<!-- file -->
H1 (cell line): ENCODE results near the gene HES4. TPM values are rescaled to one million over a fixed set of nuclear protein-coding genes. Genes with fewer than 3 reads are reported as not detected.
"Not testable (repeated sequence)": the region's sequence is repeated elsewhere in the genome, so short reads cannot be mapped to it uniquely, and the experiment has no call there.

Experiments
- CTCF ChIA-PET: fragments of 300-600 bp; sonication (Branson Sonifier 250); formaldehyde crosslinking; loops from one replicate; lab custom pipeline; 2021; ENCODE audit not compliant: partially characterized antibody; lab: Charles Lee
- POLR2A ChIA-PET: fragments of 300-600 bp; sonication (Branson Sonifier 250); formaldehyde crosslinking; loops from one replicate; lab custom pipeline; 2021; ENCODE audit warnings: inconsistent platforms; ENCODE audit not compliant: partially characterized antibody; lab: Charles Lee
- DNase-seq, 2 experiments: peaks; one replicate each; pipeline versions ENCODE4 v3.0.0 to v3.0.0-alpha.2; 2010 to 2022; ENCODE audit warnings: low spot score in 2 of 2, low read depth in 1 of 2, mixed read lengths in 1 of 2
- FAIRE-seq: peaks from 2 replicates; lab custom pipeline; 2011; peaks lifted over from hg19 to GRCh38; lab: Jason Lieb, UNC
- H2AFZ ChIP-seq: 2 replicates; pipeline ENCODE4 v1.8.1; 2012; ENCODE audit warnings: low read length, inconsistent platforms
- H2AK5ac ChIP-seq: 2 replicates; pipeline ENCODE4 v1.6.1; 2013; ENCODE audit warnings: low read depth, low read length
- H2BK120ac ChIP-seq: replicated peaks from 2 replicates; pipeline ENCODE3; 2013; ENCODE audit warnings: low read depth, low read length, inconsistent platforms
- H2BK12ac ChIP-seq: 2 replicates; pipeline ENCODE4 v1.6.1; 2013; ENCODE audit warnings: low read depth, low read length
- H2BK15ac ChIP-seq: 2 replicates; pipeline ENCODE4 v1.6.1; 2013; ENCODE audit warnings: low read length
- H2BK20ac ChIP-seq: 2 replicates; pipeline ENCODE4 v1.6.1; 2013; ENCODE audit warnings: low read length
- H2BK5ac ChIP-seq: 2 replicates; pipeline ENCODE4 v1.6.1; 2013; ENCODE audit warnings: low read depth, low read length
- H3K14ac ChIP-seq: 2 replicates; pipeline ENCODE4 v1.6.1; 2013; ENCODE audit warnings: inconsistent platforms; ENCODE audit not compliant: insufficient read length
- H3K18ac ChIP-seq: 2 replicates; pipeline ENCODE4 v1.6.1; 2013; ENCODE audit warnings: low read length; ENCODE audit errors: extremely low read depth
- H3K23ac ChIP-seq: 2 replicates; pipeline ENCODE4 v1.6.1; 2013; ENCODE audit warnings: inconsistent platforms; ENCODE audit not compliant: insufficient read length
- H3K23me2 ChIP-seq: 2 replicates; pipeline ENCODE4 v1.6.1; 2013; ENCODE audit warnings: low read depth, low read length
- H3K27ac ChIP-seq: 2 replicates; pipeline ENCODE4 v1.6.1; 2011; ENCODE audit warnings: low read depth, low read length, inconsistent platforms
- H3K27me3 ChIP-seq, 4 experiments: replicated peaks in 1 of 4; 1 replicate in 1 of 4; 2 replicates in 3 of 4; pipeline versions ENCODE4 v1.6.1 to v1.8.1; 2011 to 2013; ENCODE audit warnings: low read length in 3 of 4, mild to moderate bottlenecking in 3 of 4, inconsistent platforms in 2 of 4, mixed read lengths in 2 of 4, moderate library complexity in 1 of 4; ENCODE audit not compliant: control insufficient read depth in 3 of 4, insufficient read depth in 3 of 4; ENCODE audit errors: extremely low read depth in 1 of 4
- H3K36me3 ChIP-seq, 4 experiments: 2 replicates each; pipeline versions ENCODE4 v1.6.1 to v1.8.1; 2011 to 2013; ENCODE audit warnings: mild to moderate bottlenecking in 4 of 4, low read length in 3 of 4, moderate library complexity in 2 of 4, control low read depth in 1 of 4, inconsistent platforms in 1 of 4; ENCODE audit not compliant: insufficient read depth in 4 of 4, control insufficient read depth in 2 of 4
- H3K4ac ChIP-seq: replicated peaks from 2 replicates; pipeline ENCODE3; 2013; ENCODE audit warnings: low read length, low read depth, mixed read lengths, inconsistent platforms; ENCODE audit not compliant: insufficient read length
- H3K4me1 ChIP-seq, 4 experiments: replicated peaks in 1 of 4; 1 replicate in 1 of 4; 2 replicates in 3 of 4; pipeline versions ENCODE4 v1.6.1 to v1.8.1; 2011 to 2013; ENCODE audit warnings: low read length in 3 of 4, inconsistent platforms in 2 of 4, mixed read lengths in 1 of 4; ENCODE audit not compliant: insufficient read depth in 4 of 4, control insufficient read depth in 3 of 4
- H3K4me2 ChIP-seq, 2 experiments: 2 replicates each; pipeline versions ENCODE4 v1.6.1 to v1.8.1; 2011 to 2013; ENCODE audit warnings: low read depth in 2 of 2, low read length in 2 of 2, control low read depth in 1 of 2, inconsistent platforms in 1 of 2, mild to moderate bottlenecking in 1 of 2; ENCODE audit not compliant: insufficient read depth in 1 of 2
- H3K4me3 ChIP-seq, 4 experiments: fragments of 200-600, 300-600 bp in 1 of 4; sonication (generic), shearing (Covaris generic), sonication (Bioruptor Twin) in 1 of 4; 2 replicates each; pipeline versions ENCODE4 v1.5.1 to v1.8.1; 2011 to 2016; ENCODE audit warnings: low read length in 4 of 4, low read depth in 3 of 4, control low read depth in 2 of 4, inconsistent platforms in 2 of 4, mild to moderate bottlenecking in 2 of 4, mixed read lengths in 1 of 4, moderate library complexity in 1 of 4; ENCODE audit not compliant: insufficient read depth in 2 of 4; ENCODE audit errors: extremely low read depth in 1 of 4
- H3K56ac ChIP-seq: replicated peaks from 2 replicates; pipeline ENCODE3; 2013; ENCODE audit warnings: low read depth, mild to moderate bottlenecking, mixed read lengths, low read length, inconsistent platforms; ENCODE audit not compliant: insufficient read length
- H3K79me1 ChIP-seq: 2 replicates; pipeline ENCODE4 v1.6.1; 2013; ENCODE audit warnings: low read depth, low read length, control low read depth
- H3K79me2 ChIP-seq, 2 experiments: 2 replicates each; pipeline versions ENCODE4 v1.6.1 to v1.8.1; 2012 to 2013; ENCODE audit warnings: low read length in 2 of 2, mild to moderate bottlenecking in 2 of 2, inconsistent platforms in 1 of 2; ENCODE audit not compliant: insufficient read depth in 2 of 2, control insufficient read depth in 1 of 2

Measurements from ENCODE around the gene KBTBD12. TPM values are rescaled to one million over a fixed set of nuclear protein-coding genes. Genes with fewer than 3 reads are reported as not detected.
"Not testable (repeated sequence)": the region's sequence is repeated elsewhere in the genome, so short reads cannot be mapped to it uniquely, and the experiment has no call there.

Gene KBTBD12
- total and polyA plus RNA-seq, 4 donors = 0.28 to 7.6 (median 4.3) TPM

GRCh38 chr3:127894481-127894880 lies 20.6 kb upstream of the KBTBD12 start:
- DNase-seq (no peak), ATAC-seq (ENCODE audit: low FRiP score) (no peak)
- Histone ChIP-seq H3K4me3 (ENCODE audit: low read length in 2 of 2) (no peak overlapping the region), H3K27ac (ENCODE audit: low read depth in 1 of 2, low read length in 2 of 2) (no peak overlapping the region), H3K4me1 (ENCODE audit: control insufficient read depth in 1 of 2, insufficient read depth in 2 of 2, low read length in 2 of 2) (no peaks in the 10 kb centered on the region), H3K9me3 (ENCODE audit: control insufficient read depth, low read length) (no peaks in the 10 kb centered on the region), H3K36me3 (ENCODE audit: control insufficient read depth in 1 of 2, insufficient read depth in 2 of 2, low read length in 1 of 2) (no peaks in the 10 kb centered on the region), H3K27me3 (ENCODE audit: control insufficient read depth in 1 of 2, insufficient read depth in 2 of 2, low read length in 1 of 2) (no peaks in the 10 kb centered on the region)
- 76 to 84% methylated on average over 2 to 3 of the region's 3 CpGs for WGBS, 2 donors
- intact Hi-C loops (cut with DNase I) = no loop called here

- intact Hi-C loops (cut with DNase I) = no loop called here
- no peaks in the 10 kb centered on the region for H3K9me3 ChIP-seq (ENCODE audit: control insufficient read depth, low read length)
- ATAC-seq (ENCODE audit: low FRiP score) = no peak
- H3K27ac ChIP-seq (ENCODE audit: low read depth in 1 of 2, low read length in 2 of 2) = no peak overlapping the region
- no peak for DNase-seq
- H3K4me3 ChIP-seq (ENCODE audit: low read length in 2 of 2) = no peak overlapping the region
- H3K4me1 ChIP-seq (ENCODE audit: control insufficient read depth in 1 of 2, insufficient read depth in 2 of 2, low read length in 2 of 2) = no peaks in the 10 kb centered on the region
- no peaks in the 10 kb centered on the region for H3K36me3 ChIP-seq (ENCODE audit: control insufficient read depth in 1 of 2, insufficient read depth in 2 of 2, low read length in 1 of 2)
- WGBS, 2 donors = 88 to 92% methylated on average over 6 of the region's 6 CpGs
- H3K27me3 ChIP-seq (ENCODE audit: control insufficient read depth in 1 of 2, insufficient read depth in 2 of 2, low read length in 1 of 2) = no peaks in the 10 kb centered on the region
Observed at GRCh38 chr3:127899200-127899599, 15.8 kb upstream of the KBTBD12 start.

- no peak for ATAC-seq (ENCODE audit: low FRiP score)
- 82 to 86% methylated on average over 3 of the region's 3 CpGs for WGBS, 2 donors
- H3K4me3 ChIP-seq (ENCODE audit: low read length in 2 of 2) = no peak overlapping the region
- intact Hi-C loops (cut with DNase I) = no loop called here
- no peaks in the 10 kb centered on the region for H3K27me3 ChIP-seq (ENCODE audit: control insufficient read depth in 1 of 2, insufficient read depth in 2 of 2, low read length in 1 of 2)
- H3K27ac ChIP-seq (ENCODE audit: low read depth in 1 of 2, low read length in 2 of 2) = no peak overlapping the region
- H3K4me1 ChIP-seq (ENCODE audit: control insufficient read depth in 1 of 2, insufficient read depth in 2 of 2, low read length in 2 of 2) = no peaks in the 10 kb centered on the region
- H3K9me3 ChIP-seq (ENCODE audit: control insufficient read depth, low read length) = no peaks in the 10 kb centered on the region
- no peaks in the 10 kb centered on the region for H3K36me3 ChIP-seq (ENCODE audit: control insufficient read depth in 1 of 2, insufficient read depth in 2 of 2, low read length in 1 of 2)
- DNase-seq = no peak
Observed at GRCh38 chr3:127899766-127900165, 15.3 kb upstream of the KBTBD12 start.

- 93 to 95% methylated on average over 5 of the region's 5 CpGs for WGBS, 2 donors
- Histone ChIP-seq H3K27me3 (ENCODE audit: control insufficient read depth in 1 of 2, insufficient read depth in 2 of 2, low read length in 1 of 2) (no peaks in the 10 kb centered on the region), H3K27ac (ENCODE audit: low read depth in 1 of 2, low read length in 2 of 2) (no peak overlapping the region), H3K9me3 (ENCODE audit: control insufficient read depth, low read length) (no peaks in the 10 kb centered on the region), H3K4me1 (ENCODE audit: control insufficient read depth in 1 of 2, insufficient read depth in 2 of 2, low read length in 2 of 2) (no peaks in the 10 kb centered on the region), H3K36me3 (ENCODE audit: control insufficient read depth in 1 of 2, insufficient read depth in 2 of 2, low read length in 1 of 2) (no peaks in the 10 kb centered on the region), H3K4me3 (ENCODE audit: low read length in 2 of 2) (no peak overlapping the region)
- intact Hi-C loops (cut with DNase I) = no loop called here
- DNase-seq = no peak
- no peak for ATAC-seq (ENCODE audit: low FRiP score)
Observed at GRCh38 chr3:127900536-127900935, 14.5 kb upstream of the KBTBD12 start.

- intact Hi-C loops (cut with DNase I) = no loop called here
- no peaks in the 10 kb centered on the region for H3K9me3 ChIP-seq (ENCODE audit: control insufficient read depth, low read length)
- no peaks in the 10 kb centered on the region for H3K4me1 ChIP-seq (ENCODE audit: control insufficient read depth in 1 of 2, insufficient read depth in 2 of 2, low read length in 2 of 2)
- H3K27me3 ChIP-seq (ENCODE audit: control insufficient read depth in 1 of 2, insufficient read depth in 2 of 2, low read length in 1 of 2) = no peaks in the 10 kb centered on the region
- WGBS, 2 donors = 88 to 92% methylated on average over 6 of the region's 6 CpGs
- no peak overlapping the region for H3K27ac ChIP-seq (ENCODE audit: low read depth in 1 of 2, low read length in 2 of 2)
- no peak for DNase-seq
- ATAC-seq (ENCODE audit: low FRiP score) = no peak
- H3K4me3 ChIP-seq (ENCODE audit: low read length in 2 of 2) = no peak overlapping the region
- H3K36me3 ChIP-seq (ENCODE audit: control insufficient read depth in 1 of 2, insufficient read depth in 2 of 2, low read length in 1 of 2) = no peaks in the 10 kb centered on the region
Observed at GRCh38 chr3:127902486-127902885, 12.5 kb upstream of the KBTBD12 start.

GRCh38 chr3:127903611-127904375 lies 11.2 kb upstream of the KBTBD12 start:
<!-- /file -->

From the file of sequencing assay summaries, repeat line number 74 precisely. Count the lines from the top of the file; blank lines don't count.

- H3K4me3 ChIP-seq (ENCODE audit: low read length in 2 of 2) = no peak overlapping the region